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In my geriatric practice one of the complaints of families is how often their loved one tells them the same thing over and over.

They use that symptom as evidence of cognitive decline – the inability to recall what was said previously. This symptom, although common and often indicative of cognitive functional decline, is also a manifestation of the common human propensity to focus on the narrative of one’s life and to recount it as part of one’s process of self-identity and validation. But, what is the separation between the normal attribute of recounting the narrative of one’s life and the pathology of cognitive impairment that fails to recognize the recent repetition of that story to a loved one?

The importance of stories

The telling of stories is important. In normal relationships and conversations, we spend much effort recounting life events to others. The tendency to be repetitive is universal, as anyone in a long-standing relationship will admit. If the topics of conversation between spouses are tracked over time, we would probably find the same topics repeated in one form or another repeatedly.

For instance, one partner in a marriage usually knows the political views of the other. When the topic comes up in a social setting, they often patiently listen to their partner express their views to presumably a new audience (although this is not always the case) with rare rude interruptions such as: “We’ve heard your views before. If you don’t have a new one, just stop talking.”

The challenge for those facing the extremes of repetition by a loved one who is experiencing cognitive impairment is knowing what to do. Family members usually learn to avoid interrupting the recounting of an event with “You told me already” or “I know,” as this may cause conflict with a denial that the conversation has taken place.

In the context of normal aging, family members may find that the retelling of one’s life narrative frequently occurs. This is one way we validate our lives, which is important as the past becomes increasingly important compared to the limited options for the future. This human need to tell our narratives is reflected in the interest by many in writing autobiographies and memoirs and in reading them. Being patient with our narrative-telling loved ones is important to them and ultimately to us.

Be patient and listen

The best recommendation I can make about this inevitable process is to find ways to be patient with your loved one and accept that even though you have heard the story before, acknowledging it and expressing an interest in it is helpful and even therapeutic to both of you, but especially to that aging loved one.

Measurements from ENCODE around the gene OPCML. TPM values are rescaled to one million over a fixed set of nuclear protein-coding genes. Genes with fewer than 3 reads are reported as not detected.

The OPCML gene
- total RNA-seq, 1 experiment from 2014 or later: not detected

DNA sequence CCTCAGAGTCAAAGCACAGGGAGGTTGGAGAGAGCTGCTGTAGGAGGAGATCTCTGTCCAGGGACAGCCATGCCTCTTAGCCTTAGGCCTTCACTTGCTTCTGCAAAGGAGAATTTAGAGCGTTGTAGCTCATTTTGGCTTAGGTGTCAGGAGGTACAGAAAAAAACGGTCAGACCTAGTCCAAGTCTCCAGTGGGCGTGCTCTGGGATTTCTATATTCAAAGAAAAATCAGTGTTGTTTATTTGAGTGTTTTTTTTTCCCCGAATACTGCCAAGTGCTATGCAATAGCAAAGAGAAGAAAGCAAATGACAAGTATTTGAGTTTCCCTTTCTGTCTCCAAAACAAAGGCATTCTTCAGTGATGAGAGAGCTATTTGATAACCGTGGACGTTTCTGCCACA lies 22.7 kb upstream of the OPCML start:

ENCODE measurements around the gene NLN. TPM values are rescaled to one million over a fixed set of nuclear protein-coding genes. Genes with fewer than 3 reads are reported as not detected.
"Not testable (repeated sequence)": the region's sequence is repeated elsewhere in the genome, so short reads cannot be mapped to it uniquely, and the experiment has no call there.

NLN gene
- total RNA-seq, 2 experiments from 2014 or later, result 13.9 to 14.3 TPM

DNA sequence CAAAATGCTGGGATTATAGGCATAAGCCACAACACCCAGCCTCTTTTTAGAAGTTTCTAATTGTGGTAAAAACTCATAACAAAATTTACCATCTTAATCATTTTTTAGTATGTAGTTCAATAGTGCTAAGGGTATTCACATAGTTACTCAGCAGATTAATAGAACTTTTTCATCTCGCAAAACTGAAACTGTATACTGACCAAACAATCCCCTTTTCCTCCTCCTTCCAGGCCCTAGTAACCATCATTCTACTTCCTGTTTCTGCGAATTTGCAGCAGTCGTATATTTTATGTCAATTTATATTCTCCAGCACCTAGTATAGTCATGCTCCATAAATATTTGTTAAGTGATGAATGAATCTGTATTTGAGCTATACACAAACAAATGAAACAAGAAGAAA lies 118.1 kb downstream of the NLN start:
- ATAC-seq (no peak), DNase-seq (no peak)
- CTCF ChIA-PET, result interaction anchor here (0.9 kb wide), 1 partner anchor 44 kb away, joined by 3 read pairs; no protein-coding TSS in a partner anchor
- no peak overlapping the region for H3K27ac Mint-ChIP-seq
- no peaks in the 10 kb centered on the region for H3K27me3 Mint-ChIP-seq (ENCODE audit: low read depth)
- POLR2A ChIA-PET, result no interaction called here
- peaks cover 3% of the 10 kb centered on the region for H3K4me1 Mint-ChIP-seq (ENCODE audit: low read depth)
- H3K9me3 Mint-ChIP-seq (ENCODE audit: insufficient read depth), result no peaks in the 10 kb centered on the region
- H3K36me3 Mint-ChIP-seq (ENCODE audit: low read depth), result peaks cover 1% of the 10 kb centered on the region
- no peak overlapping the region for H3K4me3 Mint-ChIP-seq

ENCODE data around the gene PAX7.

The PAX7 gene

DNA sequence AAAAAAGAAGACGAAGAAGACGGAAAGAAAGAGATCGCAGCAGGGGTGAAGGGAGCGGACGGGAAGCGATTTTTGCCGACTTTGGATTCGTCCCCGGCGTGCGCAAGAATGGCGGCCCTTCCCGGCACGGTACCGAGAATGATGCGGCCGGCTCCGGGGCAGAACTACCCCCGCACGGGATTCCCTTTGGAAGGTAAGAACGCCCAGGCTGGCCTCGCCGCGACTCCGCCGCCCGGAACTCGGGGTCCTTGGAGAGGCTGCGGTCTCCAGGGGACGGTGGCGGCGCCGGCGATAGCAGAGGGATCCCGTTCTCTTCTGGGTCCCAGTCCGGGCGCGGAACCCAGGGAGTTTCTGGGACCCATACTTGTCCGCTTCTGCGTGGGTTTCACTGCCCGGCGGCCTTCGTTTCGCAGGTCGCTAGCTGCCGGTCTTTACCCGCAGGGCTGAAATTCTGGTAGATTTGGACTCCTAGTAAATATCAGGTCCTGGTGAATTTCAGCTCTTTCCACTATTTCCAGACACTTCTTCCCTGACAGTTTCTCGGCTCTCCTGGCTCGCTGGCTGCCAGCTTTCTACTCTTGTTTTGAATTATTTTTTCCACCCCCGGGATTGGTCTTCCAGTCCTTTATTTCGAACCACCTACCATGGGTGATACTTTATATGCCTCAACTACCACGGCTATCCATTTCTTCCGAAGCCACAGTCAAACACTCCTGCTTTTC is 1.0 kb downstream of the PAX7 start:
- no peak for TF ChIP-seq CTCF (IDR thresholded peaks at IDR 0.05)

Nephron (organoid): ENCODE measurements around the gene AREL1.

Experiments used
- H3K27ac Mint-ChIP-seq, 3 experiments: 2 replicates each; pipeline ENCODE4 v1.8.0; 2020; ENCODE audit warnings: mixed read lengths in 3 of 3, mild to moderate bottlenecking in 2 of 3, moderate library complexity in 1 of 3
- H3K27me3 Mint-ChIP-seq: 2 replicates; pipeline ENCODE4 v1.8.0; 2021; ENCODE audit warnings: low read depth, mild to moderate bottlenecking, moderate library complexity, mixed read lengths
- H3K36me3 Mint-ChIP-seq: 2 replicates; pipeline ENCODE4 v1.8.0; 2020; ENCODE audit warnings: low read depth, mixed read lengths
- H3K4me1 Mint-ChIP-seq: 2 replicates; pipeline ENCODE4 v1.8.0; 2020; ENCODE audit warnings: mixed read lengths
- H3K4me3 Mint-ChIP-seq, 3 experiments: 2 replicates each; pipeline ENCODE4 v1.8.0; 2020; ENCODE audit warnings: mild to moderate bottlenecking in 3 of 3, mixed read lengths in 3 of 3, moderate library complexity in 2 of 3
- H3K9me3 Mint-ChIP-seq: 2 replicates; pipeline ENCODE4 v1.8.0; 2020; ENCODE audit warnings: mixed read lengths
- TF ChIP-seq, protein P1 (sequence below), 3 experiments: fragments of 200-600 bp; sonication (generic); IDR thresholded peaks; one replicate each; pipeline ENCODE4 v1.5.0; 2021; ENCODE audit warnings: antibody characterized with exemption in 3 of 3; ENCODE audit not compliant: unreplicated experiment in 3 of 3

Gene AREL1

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Dr. Michael Gordon MD, MSc, FRCPC
Dr. Michael Gordon, MD, MSc, FRCPC and FRCP(Edin) is medical program director of Palliative Care at Toronto's Baycrest Geriatric Health Care System and professor of Medicine at the University of Toronto. He an educator and author and is involved professional and public education. An American by birth, he is a graduate of the University of St. Andrews Medical School in Scotland. His pre-specialty training included Internal Medicine, Obstetrics and Gynecology and Nuclear Medicine. He came into geriatrics in Canada where he settled after much world-wide travelling for his medical training in 1973. He came into geriatrics by a confluence of unpredictable events prior to it being recognized as a medical specialty in 1981 at which time Dr. Gordon received the first certificate in Geriatric Medicine awarded by the Royal College of Physicians and Surgeons of Canada. His career has included a wide range of clinical activities in eldercare, which for years included responsibilities at Toronto’s Mt. Sinai Hospital. His main commitment has been to the Baycrest Geriatric Centre where he served for many years as its Vice President of Medical Services and Head of the Department of Geriatrics and Internal Medicine. He currently devotes his clinic and administrative and educational activities to Geriatric out-patient care, in-patient palliative care, medical ethics and end-of-life planning, communication and care and writing for the lay and professional press. His books include his first book Old Enough to Feel Better: A Medical Guide for Seniors which went through three editions; An Ounce of Prevention: A medical guide for a healthy and successful retirement; The Encyclopedia of Health and Aging; Parenting your Parents (two Canadian and one American edition); Brooklyn Beginnings: A Geriatrician’s Odyssey; Moments that Matter: Cases in Ethical Eldercare; and most recently Late-Stage Dementia: Promoting Comfort Compassion and Care and now the revised third edition of Parenting your Parents: Straight Talk about Aging in the Family. For more information see